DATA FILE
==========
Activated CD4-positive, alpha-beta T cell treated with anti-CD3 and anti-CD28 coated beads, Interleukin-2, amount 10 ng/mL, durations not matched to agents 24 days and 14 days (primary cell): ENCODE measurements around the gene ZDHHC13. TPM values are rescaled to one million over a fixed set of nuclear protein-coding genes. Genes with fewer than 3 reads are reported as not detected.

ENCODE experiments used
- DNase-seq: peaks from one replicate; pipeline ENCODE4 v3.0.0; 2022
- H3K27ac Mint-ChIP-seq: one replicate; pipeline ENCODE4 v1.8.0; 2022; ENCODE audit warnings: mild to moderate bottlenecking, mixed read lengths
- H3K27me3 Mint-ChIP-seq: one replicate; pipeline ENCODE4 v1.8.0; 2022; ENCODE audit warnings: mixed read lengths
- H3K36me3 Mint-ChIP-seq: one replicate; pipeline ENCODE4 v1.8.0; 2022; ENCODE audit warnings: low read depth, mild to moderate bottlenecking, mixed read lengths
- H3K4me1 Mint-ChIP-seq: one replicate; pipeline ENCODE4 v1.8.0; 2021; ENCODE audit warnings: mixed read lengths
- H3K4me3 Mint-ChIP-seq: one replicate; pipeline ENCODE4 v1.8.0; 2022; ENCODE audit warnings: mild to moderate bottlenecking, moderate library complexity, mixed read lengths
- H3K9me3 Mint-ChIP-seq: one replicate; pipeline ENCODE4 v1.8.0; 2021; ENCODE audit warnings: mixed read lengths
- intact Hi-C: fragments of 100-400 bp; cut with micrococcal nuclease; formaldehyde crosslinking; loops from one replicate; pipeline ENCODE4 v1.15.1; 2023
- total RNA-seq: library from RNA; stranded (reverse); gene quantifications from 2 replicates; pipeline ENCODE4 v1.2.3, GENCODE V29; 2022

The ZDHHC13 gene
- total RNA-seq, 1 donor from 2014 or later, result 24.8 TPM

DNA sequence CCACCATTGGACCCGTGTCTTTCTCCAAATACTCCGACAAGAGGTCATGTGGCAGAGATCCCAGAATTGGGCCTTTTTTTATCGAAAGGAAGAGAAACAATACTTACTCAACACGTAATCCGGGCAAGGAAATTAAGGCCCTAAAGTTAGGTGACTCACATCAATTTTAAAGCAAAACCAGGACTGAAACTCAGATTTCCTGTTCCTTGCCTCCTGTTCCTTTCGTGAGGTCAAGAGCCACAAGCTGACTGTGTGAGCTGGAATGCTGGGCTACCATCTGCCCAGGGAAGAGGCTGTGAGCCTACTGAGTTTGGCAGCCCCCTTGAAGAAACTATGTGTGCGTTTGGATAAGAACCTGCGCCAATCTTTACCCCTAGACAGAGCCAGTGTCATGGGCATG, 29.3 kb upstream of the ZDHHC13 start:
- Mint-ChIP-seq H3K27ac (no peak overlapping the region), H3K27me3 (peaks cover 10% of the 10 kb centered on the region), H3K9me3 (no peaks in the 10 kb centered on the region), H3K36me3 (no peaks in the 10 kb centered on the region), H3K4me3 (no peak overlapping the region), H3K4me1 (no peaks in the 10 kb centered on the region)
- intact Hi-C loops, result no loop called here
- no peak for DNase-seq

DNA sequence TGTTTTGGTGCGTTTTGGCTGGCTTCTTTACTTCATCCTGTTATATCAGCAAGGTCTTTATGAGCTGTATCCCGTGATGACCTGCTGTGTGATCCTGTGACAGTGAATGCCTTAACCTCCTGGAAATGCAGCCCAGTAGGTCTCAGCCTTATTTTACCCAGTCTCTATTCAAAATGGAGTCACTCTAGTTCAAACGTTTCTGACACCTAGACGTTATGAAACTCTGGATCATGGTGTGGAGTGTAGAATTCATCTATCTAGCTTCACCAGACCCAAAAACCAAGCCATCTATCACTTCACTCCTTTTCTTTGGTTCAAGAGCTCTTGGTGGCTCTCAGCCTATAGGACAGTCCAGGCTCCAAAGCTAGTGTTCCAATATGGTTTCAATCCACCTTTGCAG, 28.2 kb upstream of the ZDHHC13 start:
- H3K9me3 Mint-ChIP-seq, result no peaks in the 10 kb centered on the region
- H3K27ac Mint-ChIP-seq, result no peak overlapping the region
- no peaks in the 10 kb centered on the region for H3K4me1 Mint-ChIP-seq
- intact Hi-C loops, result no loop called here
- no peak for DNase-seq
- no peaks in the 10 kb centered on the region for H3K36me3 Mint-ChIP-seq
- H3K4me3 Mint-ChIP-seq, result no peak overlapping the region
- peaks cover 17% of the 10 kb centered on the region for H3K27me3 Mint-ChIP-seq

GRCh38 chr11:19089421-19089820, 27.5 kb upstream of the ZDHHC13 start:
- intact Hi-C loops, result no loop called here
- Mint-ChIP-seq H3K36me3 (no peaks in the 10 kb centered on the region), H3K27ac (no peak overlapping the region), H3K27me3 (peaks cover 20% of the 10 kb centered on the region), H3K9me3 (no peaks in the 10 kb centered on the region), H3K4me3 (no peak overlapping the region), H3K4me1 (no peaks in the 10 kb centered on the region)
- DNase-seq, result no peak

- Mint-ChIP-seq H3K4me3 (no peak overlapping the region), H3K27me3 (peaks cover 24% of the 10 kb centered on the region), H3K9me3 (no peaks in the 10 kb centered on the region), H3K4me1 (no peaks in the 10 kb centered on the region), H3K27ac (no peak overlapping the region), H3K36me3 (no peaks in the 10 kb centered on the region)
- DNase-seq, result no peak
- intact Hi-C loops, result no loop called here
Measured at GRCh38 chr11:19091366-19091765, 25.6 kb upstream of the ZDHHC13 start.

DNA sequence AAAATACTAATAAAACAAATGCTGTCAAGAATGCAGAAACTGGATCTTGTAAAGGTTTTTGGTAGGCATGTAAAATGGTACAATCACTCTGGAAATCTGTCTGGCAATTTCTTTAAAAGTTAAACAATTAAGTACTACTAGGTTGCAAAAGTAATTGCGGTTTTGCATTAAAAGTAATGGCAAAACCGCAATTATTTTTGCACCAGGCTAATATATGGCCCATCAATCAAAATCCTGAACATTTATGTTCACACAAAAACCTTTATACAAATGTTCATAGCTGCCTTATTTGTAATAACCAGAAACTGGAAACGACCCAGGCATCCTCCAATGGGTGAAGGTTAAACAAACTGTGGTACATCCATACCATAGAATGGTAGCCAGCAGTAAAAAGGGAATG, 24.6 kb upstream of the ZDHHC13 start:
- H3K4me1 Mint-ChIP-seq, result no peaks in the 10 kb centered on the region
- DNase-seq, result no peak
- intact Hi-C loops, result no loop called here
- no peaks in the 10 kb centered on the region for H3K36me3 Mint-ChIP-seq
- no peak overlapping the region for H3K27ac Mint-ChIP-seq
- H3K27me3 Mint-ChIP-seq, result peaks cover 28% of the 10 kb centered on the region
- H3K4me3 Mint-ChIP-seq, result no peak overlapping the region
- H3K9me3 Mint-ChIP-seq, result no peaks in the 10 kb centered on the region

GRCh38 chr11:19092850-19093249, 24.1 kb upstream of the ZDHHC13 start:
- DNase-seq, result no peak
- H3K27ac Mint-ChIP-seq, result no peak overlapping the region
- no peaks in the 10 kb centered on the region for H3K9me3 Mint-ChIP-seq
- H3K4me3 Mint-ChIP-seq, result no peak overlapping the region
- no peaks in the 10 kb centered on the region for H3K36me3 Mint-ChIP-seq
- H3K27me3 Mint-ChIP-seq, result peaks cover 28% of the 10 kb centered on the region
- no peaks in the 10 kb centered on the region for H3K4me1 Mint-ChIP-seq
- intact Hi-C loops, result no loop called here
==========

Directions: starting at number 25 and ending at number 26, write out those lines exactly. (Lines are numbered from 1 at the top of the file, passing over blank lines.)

- H3K4me3 Mint-ChIP-seq, result no peak overlapping the region
- peaks cover 17% of the 10 kb centered on the region for H3K27me3 Mint-ChIP-seq